HMI – Human Machine Interface, mainly used in industry and process control,
MMI – Man Machine Interaction,
HCI – Human Computer Interaction,
UX – User eXperience, often used for apps in the public domain,
GUI – Graphical User Interface,
are terms referring to the (design of) interfaces between humans and machines. Whatever the wording, in our opinion a good design includes an analysis of the tasks performed by the system (= humans + machines + procedures). This overall system perspective gives a proper context for considering the pros and cons of more detailed design decisions. A good interaction design optimizes for human cognitive capacities and limitations.
A good interface should be:
- comfortable, attractive, and motivating for the user
Requirements for HMI to be used in a professional setting are quite different from the requirements for UX designs aiming for commercial success in the public domain.
ErgoS offers several options for your interface design:
- Functional analysis.
- Functional design.
- Consultancy in developing detailed design.
- Organization of user participation.
- Workshops and coaching for developer teams.
In process control projects we often proceed by determining the need for information and control. Information will be allocated to different types of screens. A symbol library and some typical example schematics define the new style. In some projects we design all screens, more often we guide designers or end users in drawing up their own schematics according to our example screens. Designing an interaction style may result in detailed style guides, supporting consistent design throughout the whole enterprise.
Apart from designing, ErgoS has the capabilities to perform quick scans of applications in situations where production is lower than expected or where users complain about laborious software or in case users have physical complaints or eye strain.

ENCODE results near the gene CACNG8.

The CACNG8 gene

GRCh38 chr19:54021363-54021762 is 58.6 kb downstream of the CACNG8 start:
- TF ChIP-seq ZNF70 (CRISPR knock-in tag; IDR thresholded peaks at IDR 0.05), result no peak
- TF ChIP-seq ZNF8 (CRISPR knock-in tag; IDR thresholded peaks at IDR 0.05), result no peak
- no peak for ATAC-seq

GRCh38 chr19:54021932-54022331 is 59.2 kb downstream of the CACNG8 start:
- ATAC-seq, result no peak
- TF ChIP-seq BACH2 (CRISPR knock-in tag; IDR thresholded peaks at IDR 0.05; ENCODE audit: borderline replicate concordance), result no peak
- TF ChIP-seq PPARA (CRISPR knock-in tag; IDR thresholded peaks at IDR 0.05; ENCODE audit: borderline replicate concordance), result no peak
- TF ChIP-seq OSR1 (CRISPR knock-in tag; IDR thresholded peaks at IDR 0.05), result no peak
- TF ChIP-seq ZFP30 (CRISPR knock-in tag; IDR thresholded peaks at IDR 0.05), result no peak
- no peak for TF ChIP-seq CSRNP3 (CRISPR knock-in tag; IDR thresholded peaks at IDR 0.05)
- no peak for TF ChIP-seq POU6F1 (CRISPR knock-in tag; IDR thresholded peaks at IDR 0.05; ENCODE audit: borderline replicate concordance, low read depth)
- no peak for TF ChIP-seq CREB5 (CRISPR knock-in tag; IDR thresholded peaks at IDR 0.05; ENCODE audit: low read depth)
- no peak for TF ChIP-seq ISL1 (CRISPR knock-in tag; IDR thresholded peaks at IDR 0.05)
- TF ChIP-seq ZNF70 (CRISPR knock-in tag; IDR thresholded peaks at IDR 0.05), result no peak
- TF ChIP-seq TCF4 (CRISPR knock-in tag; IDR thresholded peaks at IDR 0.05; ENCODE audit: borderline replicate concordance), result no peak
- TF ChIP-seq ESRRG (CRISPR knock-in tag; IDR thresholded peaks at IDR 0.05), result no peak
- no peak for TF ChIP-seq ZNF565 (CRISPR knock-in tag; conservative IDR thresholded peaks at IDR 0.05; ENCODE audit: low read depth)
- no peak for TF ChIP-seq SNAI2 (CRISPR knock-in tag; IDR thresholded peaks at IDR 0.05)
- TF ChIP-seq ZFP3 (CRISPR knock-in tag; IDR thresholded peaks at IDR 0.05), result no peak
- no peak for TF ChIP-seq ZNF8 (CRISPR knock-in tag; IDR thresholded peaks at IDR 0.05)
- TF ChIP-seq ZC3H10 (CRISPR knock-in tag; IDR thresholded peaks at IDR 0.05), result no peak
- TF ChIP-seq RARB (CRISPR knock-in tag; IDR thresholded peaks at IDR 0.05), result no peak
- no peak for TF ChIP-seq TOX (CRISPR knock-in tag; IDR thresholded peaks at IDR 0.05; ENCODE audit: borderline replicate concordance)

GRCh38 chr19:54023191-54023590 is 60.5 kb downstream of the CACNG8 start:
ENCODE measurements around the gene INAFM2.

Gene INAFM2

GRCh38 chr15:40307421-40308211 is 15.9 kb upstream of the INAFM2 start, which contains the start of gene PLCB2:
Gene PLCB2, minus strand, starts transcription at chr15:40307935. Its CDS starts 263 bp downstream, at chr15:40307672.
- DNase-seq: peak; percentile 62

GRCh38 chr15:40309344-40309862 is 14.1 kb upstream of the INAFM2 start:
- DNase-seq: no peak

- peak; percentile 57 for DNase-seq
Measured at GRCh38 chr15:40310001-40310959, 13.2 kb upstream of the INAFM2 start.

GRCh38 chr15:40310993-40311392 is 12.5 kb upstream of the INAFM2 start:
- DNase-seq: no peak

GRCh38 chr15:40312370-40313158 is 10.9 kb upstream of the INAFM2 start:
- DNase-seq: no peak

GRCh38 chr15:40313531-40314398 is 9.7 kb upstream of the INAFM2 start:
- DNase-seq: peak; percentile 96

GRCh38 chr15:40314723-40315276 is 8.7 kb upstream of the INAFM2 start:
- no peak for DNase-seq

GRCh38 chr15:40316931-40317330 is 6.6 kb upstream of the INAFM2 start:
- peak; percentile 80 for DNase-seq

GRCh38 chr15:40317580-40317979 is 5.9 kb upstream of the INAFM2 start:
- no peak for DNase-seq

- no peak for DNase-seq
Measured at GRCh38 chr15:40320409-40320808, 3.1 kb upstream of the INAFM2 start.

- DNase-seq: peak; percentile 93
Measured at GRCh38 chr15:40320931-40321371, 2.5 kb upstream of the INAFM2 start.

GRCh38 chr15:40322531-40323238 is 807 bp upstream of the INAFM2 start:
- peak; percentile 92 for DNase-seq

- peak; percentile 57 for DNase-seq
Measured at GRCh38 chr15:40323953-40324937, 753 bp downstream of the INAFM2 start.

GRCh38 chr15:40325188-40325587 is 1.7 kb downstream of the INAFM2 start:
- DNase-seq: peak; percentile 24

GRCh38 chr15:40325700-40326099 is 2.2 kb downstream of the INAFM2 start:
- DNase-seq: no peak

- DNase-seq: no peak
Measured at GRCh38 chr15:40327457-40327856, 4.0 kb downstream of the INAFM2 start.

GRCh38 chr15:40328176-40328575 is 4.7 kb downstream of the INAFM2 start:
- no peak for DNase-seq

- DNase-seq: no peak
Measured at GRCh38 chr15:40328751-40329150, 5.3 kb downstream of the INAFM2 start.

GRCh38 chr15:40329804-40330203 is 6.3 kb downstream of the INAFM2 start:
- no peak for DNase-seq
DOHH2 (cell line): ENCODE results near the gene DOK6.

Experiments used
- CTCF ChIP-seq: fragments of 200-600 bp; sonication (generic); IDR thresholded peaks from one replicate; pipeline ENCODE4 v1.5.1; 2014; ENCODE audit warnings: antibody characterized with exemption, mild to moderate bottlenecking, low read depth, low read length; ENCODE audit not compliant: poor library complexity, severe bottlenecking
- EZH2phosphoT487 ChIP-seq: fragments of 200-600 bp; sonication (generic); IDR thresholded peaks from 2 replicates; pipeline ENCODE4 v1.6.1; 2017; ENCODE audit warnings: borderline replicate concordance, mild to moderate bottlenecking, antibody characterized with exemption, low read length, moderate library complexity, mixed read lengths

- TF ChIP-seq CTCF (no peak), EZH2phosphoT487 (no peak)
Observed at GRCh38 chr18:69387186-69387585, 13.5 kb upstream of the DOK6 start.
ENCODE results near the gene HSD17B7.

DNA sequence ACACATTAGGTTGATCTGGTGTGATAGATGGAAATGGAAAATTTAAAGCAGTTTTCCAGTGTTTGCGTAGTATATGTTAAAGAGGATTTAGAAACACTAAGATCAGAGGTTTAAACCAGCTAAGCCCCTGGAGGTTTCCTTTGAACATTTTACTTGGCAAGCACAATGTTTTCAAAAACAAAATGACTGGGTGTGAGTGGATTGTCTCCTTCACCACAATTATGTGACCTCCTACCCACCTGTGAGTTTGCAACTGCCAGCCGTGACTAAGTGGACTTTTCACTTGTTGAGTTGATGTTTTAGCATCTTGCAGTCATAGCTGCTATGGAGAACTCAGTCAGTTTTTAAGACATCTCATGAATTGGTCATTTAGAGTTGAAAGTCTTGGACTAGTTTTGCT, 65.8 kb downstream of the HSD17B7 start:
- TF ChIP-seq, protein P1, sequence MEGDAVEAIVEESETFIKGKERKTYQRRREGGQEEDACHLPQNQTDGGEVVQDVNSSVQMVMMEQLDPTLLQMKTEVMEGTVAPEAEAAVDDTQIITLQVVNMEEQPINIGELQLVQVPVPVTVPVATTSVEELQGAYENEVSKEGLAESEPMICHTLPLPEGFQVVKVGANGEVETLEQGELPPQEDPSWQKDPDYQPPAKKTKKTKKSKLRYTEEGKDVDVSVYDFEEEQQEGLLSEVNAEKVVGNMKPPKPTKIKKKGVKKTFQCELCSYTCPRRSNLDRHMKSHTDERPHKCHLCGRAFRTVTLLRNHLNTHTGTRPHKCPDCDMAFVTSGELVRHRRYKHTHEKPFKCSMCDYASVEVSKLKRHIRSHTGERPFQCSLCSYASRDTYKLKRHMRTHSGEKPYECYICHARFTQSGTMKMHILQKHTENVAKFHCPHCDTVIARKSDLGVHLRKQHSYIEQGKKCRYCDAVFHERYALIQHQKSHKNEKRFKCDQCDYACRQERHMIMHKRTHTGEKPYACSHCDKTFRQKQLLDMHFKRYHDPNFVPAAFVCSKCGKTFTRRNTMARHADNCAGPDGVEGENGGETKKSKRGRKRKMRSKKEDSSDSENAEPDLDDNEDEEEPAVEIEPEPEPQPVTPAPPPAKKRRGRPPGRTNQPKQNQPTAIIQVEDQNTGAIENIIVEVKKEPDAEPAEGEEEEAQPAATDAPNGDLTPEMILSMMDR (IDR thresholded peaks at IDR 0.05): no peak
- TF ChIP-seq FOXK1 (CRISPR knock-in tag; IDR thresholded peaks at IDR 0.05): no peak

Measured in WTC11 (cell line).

Agile and scrum sprints
Our design approach is often integrated in best practices for software projects such as agile design, where our activity synchronizes with the scrum increments.
We do have some considerations at the start of a project. It is a common misunderstanding that user evaluation cycles will eventually generate an optimal design. When the initial concept does not fit the proposed user task; user evaluation cycles will result in a long and inefficient trial-and-error path leading to a non-optimal design.
So we like a bit of waterfall-method for situation analysis of tasks, before going agile. As a consequence the first user participation is showing us how they work and the first ‘product’ to be tested by the users are our conclusions from the analysis.
For starting the actual software design, chunks of (hierarchical) task analysis can be rewritten as use cases.
In the user evaluations of increments, we unravel the reasoning, which is at first rather subconscious and hidden in the users’ remarks. User evaluation is not so much about gathering opinions and wishes; user evaluation is about getting to the core of tasks and to simplify information, perceiving and control. Users are right in their user expertise, but users are not analyzers, nor designers.
In addition to the execution of design activities, ErgoS can boost your design team with workshops about several aspects of interaction design, such as:
- analysis, how to interview/observe users efficiently
- organizing user participation, avoiding trial-and-error evaluations
- information design
- dialogue design
- do’s and don’ts while optimizing screen space, whether on tablet, desk or video wall.